A Celebration of Chefs
There is really nothing better than a crisp golden pancake in the morning after a long night of boozing. I woke up yesterday morning with a wicked craving for pancakes and even recall dreaming about them as I slipped into a deep slumber after bar hopping with friends. I have experimented in the past with packaged pancake mixes of various styles and flavors though nothing compares to a homemade buttermilk pancake.
The recipe I use comes courtesy of Alton Brown, the Food Network personality famous for the “Good Eats” series. I owe my fascination with all things gastronomic largely to the Food Network, one of the few channels I watched religiously growing up. While other kids were watching cartoons and local sports, I was at home in the TV room watching cooking shows.
I remember the old days before the Food Network established itself as a predominant channel where the low budget programming could only fill a six-hour slot that ran on a continuous loop throughout the day. Early Bobby Flay, Mario Batali, and Alton Brown were my favorites and I never missed an episode of their shows.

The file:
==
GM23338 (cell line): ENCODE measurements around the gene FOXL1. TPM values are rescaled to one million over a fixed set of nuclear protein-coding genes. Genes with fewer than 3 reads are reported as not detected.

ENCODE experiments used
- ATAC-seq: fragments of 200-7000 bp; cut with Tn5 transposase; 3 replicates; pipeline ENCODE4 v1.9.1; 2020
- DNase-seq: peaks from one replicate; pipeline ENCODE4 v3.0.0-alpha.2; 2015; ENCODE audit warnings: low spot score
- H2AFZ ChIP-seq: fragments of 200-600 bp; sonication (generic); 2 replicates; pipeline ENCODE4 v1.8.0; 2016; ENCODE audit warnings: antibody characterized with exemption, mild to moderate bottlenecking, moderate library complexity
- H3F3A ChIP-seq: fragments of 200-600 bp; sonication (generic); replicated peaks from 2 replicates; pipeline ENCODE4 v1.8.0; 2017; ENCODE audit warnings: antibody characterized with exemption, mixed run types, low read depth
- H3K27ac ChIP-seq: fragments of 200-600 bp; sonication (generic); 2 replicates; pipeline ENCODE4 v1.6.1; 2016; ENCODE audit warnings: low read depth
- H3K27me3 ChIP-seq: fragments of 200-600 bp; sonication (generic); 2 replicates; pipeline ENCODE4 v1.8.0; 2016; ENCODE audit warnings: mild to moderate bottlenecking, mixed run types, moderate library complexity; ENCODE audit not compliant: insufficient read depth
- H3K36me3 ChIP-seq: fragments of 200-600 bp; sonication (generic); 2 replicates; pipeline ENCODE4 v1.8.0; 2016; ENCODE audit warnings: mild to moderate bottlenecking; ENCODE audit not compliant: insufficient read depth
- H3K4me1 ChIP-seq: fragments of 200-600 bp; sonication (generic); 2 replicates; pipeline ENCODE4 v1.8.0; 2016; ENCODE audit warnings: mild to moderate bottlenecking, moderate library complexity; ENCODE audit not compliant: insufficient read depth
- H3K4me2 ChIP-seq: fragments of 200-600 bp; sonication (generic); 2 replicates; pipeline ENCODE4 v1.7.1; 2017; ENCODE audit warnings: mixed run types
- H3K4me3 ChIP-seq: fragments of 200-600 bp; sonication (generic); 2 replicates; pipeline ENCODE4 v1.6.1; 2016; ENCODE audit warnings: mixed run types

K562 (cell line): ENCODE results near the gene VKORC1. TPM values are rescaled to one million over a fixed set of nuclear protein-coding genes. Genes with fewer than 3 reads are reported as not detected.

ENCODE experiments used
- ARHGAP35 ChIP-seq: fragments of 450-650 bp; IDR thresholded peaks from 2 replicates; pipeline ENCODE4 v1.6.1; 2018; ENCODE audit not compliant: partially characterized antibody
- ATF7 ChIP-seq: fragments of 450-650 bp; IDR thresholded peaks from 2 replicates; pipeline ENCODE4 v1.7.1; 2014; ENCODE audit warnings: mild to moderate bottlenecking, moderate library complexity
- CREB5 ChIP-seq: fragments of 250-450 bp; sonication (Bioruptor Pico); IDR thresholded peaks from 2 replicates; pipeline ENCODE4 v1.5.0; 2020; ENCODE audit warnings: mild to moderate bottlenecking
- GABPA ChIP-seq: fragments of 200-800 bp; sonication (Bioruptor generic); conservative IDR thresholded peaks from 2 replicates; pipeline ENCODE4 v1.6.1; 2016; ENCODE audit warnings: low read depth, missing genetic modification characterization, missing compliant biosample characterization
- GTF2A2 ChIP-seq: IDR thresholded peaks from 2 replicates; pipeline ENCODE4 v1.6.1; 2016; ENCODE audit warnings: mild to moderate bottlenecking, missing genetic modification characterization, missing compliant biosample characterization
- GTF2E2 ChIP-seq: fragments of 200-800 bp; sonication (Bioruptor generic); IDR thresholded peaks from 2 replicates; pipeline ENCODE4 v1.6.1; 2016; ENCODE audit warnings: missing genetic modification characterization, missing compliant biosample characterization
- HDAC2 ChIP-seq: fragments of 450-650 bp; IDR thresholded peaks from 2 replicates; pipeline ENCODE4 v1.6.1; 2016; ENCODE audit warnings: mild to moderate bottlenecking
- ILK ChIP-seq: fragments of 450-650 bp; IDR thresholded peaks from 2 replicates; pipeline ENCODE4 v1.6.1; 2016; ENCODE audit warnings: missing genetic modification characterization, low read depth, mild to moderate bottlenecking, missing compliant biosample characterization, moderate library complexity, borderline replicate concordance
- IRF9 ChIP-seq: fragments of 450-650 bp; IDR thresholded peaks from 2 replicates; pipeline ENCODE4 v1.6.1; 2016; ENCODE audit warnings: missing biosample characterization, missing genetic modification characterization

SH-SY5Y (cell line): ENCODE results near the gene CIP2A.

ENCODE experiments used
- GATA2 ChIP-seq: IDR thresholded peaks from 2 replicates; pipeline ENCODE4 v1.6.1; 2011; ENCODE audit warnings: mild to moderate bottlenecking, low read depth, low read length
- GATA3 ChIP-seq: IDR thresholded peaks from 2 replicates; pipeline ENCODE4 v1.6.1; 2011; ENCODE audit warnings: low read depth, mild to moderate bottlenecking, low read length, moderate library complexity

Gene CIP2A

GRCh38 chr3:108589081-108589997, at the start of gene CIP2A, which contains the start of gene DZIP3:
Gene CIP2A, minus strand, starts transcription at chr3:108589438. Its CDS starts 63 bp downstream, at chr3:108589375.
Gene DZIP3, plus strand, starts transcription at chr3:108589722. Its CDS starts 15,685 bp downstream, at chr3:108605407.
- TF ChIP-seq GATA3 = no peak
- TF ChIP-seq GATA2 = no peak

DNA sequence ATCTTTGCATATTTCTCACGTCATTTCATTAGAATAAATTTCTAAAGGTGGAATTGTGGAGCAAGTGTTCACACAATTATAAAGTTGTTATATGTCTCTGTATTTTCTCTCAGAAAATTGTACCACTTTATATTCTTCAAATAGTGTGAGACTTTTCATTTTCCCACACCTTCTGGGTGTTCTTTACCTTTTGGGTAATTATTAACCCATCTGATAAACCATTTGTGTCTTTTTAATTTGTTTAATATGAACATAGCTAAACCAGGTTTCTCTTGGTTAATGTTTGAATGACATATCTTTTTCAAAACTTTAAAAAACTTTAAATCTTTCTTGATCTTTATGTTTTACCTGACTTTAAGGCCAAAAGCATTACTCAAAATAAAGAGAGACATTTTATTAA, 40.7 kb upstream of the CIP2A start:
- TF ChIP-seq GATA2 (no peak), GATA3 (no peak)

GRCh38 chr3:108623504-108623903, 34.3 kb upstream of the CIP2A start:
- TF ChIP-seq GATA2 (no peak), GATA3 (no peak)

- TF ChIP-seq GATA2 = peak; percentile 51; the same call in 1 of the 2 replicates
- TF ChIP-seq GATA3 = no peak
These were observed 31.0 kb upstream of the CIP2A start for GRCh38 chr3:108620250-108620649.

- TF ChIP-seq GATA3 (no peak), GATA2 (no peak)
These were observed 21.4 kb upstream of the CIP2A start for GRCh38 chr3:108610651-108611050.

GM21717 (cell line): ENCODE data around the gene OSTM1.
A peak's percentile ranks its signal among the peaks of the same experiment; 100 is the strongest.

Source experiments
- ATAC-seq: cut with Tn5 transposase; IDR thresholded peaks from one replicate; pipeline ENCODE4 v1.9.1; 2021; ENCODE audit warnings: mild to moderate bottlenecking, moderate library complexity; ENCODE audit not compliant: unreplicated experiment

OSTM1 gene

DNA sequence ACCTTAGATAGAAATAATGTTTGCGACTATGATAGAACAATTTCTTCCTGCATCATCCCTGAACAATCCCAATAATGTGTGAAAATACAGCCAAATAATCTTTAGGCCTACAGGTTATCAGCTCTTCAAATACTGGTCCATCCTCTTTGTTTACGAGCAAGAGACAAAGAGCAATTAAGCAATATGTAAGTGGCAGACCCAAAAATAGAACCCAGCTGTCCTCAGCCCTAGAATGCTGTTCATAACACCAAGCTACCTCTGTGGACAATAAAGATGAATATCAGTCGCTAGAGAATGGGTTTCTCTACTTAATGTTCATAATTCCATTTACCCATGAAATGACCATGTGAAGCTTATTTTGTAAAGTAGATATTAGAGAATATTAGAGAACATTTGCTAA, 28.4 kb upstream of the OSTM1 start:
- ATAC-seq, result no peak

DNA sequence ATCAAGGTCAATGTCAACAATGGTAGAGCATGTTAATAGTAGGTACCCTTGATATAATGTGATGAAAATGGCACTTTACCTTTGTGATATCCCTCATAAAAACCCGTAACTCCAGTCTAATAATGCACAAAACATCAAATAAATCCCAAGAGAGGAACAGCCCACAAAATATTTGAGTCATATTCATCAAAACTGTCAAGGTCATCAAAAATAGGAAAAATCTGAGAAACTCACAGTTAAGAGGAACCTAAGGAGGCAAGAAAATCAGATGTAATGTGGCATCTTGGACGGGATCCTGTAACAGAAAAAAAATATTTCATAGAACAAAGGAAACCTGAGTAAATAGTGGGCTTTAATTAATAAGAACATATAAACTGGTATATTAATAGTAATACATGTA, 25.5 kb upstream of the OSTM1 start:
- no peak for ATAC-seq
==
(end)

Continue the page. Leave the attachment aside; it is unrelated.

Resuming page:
Although my commute is a short one, traffic puts me in a bad mood. I’m impatient and irritated, not qualities that make for a tranquil drive. My commuter’s grumpiness was recently soothed by none other than Jacques Pepin himself, master chef, teacher, and internet star along with the beloved Julia Child and others. He didn’t actually sit next to me flipping crepes in the passenger seat, but he did write the wonderful book The Apprentice: My Life in the Kitchen (Houghton Mifflin, 2003), and I borrowed the audio book from the equally wonderful public library.
Pepin does not do the narrating on the audio book himself, and I suspect his accent may have been one of the reasons. The lack of his own voice is perhaps the only issue I have with the audiobook. The narrator speaks with just a smidge of a French accent, so he is easy to understand, but he is not a skilled reader and sometimes lets the natural drama in some of Jacques’s stories fall flat. If you’ve ever seen Jacques Pepin on one of his television cooking shows, you know he has personality, and his energy and humor would have made the audio version of a wonderful read soar. Stories of childhood summers spent on farms during World War II and then years in his mother’s restaurant followed by grueling apprenticeships in classical French restaurants often made me wish my drive home was longer.